• Saturday, 30 November 2019
  • 14:00-15:15 GMT+1
  • Room: Salle B

How to Mobilise More Private Capital to Finance Land and Ecosystem Restoration?

Salle B

Ambitious international processes linked to ecosystem restoration and sustainable land-use are in place, as re-flected in various development agendas, declarations, and country commitments, including the Sustainable Development Goal (SDG) 15 Life on Land — particularly SDG 15.3 on Land Degradation Neutrality (LDN) and the associated LDN country targets, the UN Decade on Ecosystem Restoration, the Bonn Challenge; and others.

In this light, supporting sustainable land management and land restoration can offer multiple economic, environmental and social returns. Often, the costs of action against land degradation through restoration and sustainable land management practices versus the cost of inaction further highlights the strong economic incentive for bold actions. Despite promising economic returns of land restoration, a considerable gap exists between demand and supply for appropriate financing that can support ecosystem restoration and land rehabilitation. This gap is estimated to be $2.5 trillion per year and closing the gap will require collaborative action from a wide range of actors, including private sector. The involvement of financial and private sector in scaling up land restoration and proven sustainable land management practices remains limited to date.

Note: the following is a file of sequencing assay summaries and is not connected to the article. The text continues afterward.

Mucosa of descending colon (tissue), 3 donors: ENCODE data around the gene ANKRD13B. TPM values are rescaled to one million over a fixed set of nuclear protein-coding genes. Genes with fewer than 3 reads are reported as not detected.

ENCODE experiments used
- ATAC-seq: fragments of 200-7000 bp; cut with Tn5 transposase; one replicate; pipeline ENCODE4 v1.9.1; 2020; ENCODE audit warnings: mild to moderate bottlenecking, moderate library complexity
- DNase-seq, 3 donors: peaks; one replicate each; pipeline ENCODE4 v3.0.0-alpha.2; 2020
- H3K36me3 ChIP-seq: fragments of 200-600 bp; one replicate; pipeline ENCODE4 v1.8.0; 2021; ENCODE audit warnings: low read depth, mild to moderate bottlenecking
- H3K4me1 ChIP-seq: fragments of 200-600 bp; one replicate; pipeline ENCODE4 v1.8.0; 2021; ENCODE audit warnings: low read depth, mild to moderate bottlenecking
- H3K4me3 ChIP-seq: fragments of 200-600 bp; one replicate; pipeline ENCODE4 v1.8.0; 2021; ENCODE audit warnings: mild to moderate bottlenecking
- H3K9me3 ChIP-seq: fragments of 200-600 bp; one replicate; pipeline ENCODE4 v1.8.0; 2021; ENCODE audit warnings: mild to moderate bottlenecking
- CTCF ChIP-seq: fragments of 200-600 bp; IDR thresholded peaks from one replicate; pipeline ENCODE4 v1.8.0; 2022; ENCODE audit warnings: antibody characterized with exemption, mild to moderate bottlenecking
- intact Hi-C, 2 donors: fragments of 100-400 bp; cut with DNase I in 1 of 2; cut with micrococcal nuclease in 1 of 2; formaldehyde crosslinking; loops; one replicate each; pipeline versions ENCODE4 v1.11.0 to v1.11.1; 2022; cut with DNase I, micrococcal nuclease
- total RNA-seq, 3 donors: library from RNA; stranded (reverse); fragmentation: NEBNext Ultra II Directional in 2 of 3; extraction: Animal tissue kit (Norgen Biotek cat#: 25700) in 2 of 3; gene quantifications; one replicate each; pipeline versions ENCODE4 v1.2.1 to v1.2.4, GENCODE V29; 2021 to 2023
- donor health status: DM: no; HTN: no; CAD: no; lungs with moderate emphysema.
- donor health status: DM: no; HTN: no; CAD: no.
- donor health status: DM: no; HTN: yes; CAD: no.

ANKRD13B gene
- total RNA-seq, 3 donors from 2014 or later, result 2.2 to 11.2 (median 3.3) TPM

Against this backdrop, this session is organized with the aim of discussing (i) what private institutional investors are looking for in their strategies and asset allocation, and (ii) under which condition sustainable land use activities can offer attractive opportunities and meet their demand. The panelists will comment on (i) recent trends in private investment in SDGs (leveraging on recent event such as the UN PRI in Person meeting), and (ii) business cases for the private sector finance in ecosystem restoration and LDN, and share experiences on how business cases in land restoration project design can be considered in an early stage, to enable private sector involvement in unlocking and scaling up.

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